Douglas Lowe (athlete)

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Olympic medal record
Men's athletics
Competitor for  United Kingdom
Gold 1924 Paris 800 metres
Gold 1928 Amsterdam 800 metres
Douglas Lowe, 1928

Douglas Gordon Arthur Lowe (7 August 1902 – 30 March 1981) was a British double Olympic Games champion, winning gold medals in 1924 and 1928. On both occasions he set British 800-metres records of 1:52.4 and 1:51.8 respectively.

Born in Manchester, Douglas Lowe attended Harrow and Highgate School and excelled immediately as a middle distance runner, winning the Public Schools' 880 yd (805 m) title in 1920. Later, at Pembroke College, Cambridge, where he studied law, he played football and won the 880 yd (805 m) against Oxford in 1922 and 1923, and both the mile (1609 m) and the quarter-mile (402 m) race against them in 1924.

In the 1924 Summer Olympics in Paris, Lowe won the 800 metres gold medal in a new European record time of 1:52.4. He beat the fellow Cambridge runner Henry Stallard, who had been considered the pre-race favourite. Stallard suffered a leg injury and could only finish fourth. Lowe also came fourth in the 1,500 metres in a time of 3:57.0.

Lowe was defeated in a famous 880 yards race with Germany's Dr. Otto Peltzer at the 1926 AAA Championships. Peltzer won by three yards in a time of 1:51.6 with Lowe (untimed but estimated at 1:52.0) also inside the world record of 1:52.2.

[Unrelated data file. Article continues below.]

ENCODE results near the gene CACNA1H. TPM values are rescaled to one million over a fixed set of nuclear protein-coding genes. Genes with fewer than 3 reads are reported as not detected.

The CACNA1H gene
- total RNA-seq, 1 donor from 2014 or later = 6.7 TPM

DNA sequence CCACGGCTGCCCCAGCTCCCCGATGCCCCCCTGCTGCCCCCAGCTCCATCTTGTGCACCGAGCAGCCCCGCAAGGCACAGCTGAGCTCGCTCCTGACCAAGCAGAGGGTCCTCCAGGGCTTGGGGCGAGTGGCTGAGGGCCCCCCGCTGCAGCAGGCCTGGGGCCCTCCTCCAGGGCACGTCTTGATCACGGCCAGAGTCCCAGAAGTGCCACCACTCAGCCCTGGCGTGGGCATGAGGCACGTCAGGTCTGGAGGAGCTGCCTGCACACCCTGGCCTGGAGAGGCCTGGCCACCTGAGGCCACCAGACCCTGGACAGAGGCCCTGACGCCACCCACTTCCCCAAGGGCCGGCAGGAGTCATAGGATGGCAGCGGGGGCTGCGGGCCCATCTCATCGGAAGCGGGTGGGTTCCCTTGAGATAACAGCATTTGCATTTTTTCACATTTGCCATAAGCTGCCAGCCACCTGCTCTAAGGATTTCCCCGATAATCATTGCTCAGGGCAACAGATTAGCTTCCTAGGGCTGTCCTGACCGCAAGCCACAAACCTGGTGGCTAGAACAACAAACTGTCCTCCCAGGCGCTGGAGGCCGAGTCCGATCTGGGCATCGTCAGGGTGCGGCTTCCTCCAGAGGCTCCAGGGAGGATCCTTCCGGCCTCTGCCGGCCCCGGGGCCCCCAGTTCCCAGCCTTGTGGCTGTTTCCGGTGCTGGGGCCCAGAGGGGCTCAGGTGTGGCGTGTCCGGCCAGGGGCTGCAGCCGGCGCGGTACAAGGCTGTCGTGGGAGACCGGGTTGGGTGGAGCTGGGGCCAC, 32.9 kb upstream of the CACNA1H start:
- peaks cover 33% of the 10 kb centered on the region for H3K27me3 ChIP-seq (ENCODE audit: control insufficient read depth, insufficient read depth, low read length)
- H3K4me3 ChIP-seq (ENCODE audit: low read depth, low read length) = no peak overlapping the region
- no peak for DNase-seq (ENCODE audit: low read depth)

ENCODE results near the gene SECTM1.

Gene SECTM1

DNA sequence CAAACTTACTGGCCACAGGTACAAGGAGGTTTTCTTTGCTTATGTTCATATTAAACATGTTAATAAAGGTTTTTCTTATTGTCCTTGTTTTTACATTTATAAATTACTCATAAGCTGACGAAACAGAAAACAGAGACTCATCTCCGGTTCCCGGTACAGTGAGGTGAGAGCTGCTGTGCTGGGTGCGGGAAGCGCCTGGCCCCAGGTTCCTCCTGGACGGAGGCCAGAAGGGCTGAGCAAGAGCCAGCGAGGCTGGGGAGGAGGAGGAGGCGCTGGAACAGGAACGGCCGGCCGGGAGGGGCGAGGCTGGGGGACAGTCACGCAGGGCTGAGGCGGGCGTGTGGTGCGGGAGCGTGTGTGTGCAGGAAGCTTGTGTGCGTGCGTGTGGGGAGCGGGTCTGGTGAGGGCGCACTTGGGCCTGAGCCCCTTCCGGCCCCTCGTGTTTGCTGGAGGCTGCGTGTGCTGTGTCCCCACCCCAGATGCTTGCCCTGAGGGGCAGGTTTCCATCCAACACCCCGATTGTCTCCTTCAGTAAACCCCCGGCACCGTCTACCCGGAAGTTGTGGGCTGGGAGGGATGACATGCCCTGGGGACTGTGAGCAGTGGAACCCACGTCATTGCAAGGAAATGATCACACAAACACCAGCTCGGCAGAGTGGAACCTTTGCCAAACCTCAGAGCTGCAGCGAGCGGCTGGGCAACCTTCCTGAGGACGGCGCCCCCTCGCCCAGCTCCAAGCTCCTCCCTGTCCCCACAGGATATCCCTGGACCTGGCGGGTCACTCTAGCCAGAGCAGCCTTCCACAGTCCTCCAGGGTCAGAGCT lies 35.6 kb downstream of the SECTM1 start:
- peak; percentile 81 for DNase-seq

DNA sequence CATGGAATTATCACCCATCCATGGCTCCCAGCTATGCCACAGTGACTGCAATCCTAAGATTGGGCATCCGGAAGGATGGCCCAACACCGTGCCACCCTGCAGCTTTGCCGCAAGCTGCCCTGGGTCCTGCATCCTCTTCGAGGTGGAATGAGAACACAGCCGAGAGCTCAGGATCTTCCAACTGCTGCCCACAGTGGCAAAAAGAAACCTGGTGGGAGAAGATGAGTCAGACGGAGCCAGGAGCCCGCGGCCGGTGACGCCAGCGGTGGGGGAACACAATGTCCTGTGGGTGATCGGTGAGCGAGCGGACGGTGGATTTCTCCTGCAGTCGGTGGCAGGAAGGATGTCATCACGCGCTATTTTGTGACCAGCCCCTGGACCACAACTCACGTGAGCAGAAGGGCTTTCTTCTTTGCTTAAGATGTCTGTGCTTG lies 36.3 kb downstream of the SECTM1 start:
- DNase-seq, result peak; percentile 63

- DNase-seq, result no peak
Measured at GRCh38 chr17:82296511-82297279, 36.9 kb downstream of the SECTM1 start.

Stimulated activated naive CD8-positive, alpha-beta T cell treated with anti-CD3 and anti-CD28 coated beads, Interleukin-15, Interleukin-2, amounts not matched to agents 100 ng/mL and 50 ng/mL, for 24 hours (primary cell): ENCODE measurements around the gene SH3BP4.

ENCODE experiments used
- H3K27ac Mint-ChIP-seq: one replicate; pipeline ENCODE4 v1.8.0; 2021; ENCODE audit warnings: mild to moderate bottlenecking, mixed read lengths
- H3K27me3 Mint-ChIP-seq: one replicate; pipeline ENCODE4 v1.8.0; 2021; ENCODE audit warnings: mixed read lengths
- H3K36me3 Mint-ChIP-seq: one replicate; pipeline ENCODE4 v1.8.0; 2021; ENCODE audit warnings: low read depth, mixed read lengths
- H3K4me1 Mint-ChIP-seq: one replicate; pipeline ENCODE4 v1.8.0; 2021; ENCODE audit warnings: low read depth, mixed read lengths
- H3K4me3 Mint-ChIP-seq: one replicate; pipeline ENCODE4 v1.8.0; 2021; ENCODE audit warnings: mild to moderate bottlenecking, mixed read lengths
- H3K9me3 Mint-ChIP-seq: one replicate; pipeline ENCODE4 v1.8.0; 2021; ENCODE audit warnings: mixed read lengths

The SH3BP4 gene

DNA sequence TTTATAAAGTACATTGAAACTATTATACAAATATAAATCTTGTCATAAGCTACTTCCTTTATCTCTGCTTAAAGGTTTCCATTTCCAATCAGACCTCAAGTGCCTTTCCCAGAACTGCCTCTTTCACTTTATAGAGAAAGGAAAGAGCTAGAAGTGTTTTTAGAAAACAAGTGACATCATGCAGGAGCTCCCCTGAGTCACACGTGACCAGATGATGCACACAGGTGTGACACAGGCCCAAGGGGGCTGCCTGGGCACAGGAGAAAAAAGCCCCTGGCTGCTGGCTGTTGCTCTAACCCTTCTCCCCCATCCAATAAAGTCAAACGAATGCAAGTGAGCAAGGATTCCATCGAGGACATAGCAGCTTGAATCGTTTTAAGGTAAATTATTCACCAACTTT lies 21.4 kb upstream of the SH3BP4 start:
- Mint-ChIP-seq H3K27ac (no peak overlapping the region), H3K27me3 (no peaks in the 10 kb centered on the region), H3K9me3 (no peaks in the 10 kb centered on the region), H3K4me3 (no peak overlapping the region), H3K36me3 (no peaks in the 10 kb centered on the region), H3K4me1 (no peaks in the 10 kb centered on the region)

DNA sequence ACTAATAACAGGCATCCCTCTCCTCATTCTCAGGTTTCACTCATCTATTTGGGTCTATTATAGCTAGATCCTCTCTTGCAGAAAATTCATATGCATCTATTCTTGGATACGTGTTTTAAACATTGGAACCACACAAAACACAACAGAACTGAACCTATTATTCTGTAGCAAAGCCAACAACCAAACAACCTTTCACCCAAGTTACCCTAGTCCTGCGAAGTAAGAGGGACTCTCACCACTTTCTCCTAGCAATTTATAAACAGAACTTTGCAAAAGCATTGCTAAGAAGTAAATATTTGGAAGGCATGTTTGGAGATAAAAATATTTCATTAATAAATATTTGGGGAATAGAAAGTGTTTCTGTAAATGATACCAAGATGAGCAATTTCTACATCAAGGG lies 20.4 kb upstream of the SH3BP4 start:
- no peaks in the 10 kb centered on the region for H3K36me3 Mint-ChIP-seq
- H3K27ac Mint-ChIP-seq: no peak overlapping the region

Lowe was a British champion in 440 yd (402 m) and 880 yd (805 m) in 1927 and 1928. In Amsterdam at the Olympic Games Lowe won the 800 metres in a personal best performance of 1:51.8, a full second and eight yards ahead of a world class field. He also anchored the British 4x400 metres relay team that finished 5th.

Lowe set a world record of 1:10.6 for 600 yards in 1926, a distance then recognized by the IAAF for record purposes. His other personal bests included: 440 yards – 48.8 (1927); 800 metres - 1:51.2 (1928); 1,500 metres - 3:57.0 (1924); 1 mile - 4:21.0 (1925).

Lowe retired from athletics at the end of the 1928 season and took up law at the Inner Temple in London. He became Secretary of the Amateur Athletics Association from 1931 to 1938. He was made a judge in 1964 after a distinguished legal career, and was made Recorder at the Crown Court.

Prior to the making of the film Chariots of Fire, Lowe's support was sought, but declined. In consequence, the fictional character of Lindsay was created in his stead.[1]

Douglas Lowe died in Cranbrook, Kent.

Sources[edit]

  • Quercentani, Roberto & Kok, Nejat (1992): Wizards of the Middle Distances: A history of the 800 metres
  • Watman, Mel (1981): Encyclopedia of Track and Field Athletics
  • Peter Matthews & Ian Buchanan (1995): All-Time Greats of British & Irish Sport
  • Wallechinsky, David (2000): The Complete Book of the Olympics

References[edit]

  1. ^ Chapman, James. "The British Are Coming: Chariots of Fire (1981)". In: Past and Present: National Identity and the British Historical Film. London: I.B. Tauris & Co, 2005. pp. 275, 295.